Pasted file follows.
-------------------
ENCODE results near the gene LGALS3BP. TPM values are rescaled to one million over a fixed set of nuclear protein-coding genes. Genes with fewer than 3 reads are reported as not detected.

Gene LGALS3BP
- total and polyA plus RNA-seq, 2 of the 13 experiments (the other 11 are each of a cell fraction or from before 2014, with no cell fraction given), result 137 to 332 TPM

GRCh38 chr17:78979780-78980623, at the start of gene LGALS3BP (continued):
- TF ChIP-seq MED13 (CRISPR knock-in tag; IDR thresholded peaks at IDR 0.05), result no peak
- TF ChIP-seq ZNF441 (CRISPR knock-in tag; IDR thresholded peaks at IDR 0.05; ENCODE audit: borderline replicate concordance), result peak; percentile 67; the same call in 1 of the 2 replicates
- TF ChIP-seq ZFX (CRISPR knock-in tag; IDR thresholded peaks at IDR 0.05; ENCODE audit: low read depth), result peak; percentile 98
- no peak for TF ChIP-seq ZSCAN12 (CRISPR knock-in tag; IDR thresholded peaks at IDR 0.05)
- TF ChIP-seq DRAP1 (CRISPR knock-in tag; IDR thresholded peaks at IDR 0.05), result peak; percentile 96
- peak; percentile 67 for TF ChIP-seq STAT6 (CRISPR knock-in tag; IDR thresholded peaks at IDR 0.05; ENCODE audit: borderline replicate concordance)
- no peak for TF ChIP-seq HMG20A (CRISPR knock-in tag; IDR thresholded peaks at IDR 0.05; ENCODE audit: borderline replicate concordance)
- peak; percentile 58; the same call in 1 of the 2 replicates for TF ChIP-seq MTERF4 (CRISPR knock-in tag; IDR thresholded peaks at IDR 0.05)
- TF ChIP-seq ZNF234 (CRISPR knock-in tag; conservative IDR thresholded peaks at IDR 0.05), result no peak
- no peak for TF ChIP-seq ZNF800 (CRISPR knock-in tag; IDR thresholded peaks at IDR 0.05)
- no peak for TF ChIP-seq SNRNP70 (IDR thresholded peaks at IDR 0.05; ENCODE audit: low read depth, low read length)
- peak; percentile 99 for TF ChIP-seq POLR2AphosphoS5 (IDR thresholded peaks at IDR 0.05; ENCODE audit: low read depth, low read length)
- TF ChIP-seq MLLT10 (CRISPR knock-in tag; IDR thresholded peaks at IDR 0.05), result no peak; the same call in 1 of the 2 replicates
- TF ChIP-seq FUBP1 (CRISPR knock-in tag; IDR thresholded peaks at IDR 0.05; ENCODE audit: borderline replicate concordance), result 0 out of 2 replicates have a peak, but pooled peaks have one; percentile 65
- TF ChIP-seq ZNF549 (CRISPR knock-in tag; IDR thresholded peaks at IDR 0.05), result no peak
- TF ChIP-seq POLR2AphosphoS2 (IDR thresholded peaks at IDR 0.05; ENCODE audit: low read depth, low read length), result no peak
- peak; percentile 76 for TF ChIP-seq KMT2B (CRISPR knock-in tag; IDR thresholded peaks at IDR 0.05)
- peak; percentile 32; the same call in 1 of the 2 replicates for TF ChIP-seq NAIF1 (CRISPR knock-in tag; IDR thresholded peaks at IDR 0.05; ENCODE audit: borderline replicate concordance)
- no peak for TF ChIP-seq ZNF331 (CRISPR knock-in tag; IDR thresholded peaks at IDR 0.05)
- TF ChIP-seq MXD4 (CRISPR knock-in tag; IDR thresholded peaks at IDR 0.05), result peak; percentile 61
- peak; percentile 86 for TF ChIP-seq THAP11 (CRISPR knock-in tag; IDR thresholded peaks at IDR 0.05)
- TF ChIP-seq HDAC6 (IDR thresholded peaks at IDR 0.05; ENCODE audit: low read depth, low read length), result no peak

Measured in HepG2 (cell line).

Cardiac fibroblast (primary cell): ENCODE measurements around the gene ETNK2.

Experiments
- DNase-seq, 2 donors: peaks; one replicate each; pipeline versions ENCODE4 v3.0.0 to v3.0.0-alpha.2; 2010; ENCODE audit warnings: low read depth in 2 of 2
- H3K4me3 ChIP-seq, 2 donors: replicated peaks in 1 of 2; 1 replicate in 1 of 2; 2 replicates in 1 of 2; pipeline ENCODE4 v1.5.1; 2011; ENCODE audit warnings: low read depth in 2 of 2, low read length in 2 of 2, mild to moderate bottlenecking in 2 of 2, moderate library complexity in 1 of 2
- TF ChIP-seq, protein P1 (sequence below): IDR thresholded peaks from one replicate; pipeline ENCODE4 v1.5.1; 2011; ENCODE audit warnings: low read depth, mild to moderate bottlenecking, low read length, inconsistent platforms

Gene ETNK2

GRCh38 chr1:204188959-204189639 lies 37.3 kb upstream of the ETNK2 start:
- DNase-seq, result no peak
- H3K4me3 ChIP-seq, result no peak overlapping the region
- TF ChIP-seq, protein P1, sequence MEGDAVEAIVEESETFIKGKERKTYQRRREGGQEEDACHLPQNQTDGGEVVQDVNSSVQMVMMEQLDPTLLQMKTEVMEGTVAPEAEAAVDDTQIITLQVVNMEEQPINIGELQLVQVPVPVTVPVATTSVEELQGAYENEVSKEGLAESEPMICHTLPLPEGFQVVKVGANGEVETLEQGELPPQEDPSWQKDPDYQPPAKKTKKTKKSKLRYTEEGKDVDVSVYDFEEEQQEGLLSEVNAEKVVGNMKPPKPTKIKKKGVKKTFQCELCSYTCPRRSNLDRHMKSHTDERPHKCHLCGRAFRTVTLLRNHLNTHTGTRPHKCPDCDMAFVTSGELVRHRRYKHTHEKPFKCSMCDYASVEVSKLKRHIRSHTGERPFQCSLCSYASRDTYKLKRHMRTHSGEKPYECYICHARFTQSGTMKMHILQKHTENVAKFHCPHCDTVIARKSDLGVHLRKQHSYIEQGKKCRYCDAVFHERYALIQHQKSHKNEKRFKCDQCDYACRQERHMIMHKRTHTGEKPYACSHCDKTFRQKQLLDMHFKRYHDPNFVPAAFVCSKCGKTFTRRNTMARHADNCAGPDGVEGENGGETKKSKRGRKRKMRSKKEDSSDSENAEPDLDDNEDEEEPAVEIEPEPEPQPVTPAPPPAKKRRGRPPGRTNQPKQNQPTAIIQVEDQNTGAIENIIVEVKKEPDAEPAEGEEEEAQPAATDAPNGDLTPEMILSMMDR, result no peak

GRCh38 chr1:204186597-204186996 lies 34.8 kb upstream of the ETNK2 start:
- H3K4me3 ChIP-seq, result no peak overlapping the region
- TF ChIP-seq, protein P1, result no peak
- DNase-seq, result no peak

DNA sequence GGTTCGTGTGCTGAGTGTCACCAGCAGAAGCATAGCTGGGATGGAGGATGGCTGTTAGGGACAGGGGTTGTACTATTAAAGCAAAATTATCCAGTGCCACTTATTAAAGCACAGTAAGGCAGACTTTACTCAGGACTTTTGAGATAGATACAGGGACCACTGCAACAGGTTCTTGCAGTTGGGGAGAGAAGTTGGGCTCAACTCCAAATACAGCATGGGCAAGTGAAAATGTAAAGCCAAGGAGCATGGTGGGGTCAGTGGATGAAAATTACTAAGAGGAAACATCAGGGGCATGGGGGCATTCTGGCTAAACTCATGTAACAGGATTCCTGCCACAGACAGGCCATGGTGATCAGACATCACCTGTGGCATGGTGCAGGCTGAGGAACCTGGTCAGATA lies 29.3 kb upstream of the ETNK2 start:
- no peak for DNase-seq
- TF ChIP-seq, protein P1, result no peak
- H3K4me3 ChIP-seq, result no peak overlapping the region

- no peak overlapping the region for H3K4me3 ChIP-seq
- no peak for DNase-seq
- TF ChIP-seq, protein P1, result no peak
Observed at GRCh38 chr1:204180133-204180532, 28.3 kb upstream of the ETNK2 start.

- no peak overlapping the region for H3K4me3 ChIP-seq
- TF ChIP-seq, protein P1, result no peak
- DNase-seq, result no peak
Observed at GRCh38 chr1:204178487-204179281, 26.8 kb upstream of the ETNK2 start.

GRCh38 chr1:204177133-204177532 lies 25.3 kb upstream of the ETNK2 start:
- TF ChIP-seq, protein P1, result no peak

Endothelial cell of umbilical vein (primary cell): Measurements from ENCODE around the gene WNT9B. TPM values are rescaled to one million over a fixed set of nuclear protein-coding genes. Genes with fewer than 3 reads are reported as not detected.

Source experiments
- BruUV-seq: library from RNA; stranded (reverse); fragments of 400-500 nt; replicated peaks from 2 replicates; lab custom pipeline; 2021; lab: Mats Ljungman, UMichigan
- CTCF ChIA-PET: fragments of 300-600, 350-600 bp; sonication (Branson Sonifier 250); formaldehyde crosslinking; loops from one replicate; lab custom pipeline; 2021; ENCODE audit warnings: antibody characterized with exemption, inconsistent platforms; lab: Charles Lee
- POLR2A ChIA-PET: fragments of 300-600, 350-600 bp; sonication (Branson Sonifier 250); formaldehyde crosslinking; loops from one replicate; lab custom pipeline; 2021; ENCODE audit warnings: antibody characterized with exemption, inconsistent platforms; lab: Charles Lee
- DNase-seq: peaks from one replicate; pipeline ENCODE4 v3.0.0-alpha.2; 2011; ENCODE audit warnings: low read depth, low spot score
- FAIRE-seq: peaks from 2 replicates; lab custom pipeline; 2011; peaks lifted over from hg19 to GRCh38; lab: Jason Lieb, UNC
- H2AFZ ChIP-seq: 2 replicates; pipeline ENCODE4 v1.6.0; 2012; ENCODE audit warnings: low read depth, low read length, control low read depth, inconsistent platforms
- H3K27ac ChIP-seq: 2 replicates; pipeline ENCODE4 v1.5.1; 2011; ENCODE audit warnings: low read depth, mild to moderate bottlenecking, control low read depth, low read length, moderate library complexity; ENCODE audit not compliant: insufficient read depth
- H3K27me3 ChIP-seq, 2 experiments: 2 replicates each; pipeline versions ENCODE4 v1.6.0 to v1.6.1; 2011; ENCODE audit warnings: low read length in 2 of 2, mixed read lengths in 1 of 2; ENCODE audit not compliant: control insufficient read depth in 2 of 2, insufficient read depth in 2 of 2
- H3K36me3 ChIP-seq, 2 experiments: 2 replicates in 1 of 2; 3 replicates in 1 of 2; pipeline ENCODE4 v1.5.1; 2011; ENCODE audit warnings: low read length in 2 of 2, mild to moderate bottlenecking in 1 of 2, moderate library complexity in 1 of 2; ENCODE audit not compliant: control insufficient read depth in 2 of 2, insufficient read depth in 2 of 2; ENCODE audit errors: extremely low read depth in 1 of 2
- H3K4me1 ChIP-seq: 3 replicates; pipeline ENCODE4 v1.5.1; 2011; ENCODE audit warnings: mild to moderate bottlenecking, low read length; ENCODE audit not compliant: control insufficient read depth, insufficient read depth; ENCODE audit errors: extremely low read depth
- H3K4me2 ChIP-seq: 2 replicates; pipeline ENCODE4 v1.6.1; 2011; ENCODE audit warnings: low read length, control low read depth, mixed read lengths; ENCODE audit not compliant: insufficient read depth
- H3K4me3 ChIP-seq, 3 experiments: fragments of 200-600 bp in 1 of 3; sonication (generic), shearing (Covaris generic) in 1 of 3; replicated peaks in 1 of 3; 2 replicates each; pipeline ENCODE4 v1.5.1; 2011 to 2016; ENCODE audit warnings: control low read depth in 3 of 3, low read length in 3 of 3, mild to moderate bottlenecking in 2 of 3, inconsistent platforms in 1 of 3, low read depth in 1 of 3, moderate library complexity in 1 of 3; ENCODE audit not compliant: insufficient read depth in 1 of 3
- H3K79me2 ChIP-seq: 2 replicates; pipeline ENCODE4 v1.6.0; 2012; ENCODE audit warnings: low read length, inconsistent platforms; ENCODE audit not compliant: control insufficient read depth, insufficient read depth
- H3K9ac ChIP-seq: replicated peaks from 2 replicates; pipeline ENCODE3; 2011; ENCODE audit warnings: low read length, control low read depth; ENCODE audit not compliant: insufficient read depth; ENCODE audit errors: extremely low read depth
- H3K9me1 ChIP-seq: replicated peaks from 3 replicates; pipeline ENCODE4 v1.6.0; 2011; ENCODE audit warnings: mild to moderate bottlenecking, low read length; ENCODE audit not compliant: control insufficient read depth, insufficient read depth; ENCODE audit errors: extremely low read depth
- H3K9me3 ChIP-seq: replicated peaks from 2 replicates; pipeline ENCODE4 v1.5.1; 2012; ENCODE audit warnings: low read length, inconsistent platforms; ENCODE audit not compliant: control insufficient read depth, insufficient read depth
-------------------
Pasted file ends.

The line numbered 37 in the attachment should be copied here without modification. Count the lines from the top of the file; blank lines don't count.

- TF ChIP-seq, protein P1, sequence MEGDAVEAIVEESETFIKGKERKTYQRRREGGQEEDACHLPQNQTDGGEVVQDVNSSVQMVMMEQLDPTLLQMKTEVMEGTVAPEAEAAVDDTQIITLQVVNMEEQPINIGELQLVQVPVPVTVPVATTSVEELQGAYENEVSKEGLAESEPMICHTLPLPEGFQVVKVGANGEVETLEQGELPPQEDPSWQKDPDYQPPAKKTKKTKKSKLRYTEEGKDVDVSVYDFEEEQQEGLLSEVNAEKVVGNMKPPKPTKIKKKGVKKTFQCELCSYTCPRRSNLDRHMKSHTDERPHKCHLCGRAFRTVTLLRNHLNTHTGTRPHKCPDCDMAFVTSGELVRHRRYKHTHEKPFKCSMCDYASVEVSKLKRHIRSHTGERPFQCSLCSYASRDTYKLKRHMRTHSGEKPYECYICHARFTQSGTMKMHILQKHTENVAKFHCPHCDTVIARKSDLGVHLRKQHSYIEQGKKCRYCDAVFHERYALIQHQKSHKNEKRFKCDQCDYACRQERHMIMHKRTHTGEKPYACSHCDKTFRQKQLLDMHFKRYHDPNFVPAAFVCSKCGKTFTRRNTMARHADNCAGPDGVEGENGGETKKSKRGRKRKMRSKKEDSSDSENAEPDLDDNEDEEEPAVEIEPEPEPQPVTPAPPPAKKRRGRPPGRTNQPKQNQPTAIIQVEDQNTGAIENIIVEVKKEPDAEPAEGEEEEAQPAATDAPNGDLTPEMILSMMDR, result no peak